Blessed by Benedict

I had the good fortune to be in Washington and New York to see Pope Benedict XVI this past week. I feel blessed. The name Benedict in Latin means “blessed.” I kept thinking of the gospel passage which echoes the psalm, “Benedictus qui venit in nomine Domini,” “Blessed is he who comes in the name of the Lord.” (Lk 13:35). And blessed are we!

One of the interesting things about Pope Benedict is the way he constantly shifts attention away from himself and onto our Lord. When well-intentioned but liturgically questionable shouts of “Viva il Papa!” would occasionally interrupt the flow of the Mass at Yankee Stadium, the pope would graciously and gently continue with the liturgy. The focus is, and must be, on Jesus Christ our saving Lord. It’s not about the pope: It’s about Jesus. The same is true of his preaching, which is thoroughly biblical and focused on God.

With Pope Benedict, one never loses sight of the fact that he comes in the name of the Lord. One wonders if the Protestant Reformation would’ve happened under such evangelical leadership. For that matter, because one of his constant themes is the importance of reason and freedom in human affairs, you wonder if the Enlightenment would’ve taken on the anti-Catholic character that it did if a man like Benedict had been pope. Of course, God’s ways are not our ways, and he is Lord of history. So everything had (has) a purpose. In a sense, Pope Benedict has absorbed the positive lessons that the Reformation and the Enlightenment brought, and has done so in full fidelity to the dogmatic and moral teachings of the Catholic Church throughout history.

Far from being God’s rottweiler, this soft-spoken, gentle German shepherd called us to be true to our best heritage as Catholics and as Americans, the saints and everyday heroes that have preceded us. He showed a deep and nuanced appreciation of American history and culture. Encouraging rather than hectoring, he frankly acknowledged the personal devastation wrought by the Church sex-abuse scandal. By his honesty, he personally gives the lie to the anti-Catholic slur that confronted Cardinal Newman, that truth has never been a virtue with the Roman clergy. Newman answered it by writing his spiritual autobiography, “Apologia pro Vita Sua.” Pope Benedict answers it by the gentle but firm integrity of his life.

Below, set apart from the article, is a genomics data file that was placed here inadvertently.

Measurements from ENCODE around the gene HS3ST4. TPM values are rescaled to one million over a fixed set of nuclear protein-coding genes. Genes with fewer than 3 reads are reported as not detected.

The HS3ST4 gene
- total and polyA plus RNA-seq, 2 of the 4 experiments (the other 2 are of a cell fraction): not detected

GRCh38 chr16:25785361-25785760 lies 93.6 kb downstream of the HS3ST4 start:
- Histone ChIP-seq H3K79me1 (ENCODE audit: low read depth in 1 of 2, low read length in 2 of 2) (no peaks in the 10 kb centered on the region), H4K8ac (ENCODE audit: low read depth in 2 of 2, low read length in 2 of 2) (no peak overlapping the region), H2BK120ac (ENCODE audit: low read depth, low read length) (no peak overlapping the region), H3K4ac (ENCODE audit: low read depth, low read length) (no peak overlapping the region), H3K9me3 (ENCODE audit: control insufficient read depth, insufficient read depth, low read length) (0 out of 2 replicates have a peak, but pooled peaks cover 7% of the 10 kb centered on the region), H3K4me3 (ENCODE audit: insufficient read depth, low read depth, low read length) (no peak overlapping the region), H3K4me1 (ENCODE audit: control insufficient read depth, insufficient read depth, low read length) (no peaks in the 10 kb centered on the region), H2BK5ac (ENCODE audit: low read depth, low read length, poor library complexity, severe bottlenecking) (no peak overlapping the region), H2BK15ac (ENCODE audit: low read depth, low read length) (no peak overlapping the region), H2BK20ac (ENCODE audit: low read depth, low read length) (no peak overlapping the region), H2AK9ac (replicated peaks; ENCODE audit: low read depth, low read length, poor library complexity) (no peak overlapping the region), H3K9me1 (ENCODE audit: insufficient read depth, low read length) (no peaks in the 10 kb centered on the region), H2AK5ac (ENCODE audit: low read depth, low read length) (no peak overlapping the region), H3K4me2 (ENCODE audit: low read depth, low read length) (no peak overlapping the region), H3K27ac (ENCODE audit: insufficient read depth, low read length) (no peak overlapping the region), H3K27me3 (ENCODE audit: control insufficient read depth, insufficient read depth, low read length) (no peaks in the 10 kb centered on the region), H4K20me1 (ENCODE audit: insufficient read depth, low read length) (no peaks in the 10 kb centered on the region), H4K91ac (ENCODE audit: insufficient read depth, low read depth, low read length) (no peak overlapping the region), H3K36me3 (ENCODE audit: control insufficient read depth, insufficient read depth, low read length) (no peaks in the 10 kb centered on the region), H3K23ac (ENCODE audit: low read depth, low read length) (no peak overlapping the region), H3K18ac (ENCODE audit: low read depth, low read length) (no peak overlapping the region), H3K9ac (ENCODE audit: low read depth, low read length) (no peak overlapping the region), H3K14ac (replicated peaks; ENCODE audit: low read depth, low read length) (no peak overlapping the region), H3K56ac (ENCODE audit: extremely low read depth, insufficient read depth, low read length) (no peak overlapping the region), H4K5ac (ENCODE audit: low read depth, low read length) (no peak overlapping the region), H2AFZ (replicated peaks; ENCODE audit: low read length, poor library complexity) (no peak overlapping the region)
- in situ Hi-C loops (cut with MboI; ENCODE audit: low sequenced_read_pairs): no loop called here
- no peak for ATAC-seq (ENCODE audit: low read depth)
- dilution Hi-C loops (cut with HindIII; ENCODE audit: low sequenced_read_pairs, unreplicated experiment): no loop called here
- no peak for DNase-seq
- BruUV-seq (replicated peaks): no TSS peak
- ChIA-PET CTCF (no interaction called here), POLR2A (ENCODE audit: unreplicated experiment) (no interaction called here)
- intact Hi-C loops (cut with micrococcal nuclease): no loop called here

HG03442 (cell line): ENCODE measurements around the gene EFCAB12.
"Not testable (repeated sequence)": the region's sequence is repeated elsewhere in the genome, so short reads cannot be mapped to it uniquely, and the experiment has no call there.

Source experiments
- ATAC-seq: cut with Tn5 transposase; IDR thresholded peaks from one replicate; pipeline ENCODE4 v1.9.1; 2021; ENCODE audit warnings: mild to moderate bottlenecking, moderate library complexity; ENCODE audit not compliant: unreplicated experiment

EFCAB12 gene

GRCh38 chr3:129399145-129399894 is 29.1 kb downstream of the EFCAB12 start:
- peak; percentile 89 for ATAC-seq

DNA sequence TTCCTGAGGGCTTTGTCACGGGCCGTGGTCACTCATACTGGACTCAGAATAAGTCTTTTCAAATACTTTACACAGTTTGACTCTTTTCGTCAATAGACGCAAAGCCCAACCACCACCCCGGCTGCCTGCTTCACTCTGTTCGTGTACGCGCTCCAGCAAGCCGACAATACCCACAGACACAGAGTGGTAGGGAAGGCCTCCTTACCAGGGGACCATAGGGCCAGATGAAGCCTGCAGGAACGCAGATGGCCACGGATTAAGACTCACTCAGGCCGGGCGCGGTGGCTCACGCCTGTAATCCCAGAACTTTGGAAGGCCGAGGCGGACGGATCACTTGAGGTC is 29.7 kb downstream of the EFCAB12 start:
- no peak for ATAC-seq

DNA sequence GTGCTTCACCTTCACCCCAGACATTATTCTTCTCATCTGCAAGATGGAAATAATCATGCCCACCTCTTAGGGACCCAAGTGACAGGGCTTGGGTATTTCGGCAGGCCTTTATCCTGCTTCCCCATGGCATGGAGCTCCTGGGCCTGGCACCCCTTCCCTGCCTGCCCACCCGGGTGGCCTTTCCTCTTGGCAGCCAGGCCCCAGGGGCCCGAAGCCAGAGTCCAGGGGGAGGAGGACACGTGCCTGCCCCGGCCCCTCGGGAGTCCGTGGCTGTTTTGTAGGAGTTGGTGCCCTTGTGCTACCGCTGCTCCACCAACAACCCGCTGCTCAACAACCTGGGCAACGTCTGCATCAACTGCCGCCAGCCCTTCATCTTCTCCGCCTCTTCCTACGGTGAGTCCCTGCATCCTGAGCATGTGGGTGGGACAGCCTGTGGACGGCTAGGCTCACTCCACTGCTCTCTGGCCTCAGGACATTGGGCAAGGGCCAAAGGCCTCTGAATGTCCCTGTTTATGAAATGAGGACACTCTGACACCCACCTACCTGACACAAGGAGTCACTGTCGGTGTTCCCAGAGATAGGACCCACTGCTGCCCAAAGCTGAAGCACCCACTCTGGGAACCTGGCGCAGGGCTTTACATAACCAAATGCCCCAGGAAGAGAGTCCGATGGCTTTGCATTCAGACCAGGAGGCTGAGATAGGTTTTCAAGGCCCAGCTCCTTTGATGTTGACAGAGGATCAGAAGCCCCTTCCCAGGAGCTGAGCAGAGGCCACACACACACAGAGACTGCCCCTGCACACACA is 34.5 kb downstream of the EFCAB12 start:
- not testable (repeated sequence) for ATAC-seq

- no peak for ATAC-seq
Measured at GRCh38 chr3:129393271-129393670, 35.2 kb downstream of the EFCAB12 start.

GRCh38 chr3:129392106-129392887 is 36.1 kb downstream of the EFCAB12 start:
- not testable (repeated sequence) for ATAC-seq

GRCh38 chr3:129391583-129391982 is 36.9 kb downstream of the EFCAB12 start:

In “Apologia,” Cardinal Newman writes that as a young man he was tempted to prefer intellectual excellence to moral excellence: “Knowledge is one thing, virtue is another. . . Philosophy, however enlightened, however profound, gives no command over the passions, no influential motives, no vivifying principles.” Similarly, Pope Benedict told educators, “While we have sought diligently to engage the intellect of our young, perhaps we have neglected the will. Subsequently we observe, with distress, the notion of freedom being distorted. Freedom is not an opting out. It is an opting in.” He continually stressed the importance of the objective moral order of justice and the virtues.

Nor was it all just a matter of talk. He did not just talk about healing, he met personally with some victims of sex abuse--a healing move that took some personal courage. All too often, this has been viewed as a legal problem, to be addressed by bureaucratic measures. Pope Benedict realizes that it is a pastoral and moral problem.

He made a similar point at the United Nations. He told the General Assembly that “Experience shows that legality often prevails over justice when the insistence upon rights makes them appear as the exclusive result of legislative enactments or normative decisions taken by the various agencies of those in power. When presented purely in terms of legality, rights risk becoming weak propositions divorced from the ethical and rational dimension which is their foundation and goal.” Pope Benedict blesses us with his emphasis on the importance of the moral and rational dimensions of human life. Life is not just about me, or money, or sex, or power. It’s about truth. And finally it’s about love, which is about others. And that love has a name, which is God: “Deus caritas est.”

Dwight Duncan is a professor at Southern New England School of Law. He holds degrees in both civil and canon law.